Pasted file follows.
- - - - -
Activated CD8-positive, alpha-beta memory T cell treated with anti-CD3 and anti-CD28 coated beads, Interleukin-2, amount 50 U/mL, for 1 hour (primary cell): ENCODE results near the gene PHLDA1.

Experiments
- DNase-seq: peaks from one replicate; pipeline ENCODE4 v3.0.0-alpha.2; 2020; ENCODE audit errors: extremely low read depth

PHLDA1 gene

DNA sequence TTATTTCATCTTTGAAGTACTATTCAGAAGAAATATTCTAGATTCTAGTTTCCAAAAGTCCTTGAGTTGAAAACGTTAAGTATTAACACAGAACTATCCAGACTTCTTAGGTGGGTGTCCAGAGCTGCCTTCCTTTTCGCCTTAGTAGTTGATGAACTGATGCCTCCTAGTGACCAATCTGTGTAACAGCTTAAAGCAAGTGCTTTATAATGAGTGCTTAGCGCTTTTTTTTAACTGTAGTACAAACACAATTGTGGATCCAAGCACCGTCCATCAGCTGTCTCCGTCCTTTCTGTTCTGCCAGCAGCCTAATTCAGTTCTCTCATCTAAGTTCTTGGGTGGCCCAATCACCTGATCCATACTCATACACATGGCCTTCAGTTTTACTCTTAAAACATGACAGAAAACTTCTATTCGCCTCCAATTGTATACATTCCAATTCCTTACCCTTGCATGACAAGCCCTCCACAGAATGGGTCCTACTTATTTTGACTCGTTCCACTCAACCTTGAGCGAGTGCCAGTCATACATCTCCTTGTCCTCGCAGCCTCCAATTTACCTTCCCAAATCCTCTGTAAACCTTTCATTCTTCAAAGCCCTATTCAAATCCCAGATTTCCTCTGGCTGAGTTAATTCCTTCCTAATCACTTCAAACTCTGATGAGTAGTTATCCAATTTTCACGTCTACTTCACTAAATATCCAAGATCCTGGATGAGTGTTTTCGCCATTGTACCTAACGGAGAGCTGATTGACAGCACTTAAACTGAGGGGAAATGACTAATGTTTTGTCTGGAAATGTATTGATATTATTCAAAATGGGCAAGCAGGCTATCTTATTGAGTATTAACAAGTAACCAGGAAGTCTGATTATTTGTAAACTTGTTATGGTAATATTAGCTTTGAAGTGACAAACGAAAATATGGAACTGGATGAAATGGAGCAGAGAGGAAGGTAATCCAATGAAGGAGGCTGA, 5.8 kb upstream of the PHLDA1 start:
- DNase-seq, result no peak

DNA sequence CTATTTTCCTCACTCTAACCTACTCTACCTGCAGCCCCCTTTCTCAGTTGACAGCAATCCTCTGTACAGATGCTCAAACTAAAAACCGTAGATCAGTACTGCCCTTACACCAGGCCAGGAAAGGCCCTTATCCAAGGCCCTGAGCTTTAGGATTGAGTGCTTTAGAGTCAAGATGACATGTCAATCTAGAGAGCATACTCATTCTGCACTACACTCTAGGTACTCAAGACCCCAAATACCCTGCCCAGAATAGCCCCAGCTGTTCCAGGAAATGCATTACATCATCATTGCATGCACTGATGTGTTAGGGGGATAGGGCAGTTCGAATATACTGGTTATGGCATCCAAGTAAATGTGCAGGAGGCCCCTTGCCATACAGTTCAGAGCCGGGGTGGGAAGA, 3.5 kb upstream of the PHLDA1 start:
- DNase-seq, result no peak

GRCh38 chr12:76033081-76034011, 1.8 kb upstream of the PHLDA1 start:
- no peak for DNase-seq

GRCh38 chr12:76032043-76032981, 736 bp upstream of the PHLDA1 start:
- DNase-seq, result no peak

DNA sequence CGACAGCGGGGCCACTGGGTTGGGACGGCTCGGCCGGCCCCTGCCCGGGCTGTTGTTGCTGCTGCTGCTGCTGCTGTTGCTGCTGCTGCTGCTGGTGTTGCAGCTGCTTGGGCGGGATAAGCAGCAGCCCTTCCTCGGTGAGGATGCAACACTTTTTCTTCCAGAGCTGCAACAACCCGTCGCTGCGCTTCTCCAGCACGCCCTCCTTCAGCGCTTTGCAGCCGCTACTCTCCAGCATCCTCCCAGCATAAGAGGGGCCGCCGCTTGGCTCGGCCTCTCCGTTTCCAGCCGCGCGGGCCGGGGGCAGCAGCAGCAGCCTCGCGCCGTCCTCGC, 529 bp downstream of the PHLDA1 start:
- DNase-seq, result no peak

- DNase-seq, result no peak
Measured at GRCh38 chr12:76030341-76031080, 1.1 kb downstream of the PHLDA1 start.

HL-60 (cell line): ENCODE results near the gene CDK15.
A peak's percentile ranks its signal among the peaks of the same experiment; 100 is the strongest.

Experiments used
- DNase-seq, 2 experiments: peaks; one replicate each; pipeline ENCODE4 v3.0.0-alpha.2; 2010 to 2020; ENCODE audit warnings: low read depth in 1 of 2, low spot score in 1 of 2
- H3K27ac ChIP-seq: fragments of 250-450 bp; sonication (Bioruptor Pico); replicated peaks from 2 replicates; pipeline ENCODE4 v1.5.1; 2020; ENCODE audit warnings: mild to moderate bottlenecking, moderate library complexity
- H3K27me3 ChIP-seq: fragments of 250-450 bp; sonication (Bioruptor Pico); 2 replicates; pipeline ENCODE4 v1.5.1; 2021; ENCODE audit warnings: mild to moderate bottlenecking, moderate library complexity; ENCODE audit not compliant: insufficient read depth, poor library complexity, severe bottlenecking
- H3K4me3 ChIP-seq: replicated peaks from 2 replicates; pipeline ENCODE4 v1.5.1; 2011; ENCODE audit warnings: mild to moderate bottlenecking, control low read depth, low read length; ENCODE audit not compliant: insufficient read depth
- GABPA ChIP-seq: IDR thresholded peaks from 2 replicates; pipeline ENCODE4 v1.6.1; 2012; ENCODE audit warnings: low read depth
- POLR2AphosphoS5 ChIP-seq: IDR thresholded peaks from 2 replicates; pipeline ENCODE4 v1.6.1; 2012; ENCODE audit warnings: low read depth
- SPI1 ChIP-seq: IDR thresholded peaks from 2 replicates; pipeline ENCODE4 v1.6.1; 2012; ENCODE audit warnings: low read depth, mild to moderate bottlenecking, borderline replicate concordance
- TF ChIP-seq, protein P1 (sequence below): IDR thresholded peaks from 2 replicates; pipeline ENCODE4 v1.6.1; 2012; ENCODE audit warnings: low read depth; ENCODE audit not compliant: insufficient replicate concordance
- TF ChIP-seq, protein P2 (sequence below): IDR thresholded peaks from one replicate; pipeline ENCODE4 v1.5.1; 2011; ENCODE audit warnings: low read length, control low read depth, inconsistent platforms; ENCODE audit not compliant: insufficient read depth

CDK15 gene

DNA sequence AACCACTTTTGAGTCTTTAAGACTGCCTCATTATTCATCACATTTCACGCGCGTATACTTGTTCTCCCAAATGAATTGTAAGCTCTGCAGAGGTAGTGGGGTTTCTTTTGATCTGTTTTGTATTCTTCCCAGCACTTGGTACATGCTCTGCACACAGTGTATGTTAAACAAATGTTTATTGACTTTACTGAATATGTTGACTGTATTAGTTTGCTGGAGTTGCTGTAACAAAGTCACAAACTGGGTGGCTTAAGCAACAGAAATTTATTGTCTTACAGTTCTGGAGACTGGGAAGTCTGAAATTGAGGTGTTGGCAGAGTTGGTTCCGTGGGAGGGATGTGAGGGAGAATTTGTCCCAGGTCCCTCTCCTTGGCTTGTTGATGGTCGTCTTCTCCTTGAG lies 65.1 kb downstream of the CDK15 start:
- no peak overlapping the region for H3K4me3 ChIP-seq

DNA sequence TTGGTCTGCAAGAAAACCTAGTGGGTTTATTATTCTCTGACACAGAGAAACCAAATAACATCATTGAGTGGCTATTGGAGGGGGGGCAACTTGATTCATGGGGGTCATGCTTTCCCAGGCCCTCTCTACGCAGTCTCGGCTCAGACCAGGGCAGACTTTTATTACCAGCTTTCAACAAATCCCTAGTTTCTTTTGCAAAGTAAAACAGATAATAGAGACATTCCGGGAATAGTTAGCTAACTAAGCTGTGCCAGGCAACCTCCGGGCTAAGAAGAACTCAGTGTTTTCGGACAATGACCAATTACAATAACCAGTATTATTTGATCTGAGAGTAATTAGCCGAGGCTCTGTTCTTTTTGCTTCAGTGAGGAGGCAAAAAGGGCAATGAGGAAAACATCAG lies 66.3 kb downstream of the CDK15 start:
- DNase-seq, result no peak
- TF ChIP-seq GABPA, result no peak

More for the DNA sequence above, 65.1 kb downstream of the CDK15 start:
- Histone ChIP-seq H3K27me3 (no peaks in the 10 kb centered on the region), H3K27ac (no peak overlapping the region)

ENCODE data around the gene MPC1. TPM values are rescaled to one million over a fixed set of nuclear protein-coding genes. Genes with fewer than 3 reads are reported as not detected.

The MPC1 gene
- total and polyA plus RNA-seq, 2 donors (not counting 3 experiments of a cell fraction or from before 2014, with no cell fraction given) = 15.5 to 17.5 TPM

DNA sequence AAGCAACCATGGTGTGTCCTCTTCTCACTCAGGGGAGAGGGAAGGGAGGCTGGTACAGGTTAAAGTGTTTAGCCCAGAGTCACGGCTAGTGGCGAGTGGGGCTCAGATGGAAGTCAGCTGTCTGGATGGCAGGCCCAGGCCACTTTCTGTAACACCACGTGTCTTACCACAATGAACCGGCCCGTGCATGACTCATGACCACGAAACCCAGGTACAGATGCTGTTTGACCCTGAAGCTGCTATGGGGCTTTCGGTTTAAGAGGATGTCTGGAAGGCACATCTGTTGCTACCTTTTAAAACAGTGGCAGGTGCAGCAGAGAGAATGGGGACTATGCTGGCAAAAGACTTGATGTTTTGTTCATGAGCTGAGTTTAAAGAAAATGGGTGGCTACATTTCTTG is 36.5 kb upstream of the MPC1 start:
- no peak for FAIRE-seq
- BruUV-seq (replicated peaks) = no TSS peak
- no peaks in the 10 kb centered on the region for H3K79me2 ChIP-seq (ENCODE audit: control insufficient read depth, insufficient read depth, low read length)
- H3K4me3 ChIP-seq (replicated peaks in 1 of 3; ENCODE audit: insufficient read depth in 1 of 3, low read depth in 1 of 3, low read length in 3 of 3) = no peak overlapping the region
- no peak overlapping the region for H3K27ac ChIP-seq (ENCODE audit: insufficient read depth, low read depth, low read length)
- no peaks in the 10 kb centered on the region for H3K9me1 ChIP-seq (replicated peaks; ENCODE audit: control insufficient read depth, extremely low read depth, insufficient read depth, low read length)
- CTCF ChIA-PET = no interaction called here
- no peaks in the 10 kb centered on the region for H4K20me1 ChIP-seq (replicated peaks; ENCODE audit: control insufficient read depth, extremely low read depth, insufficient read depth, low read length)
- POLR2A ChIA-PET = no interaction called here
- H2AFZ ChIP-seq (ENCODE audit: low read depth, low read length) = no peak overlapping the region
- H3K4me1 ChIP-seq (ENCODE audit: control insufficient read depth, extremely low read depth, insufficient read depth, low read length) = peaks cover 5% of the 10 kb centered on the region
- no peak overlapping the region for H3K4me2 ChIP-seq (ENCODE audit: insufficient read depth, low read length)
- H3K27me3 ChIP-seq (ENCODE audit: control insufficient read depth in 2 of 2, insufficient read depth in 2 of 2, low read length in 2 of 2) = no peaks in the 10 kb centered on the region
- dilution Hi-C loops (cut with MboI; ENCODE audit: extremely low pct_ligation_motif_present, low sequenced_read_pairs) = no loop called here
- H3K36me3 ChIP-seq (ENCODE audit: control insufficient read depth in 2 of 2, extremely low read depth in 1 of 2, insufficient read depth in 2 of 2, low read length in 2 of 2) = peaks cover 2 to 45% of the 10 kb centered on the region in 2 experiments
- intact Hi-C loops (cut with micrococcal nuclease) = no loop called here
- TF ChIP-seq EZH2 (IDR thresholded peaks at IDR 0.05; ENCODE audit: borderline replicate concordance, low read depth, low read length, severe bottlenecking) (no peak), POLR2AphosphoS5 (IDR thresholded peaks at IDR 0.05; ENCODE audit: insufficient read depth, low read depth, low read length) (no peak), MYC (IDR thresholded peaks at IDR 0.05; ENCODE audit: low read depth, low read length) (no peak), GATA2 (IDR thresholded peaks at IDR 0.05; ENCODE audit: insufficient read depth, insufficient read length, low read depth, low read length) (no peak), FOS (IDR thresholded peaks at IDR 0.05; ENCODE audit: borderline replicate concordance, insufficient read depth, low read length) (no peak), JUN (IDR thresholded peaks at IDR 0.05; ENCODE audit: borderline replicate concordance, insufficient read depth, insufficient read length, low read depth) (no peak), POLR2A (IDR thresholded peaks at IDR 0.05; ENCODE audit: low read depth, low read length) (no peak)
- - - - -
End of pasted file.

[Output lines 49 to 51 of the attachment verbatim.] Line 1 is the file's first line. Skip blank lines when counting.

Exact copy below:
- POLR2A ChIA-PET = no interaction called here
- H2AFZ ChIP-seq (ENCODE audit: low read depth, low read length) = no peak overlapping the region
- H3K4me1 ChIP-seq (ENCODE audit: control insufficient read depth, extremely low read depth, insufficient read depth, low read length) = peaks cover 5% of the 10 kb centered on the region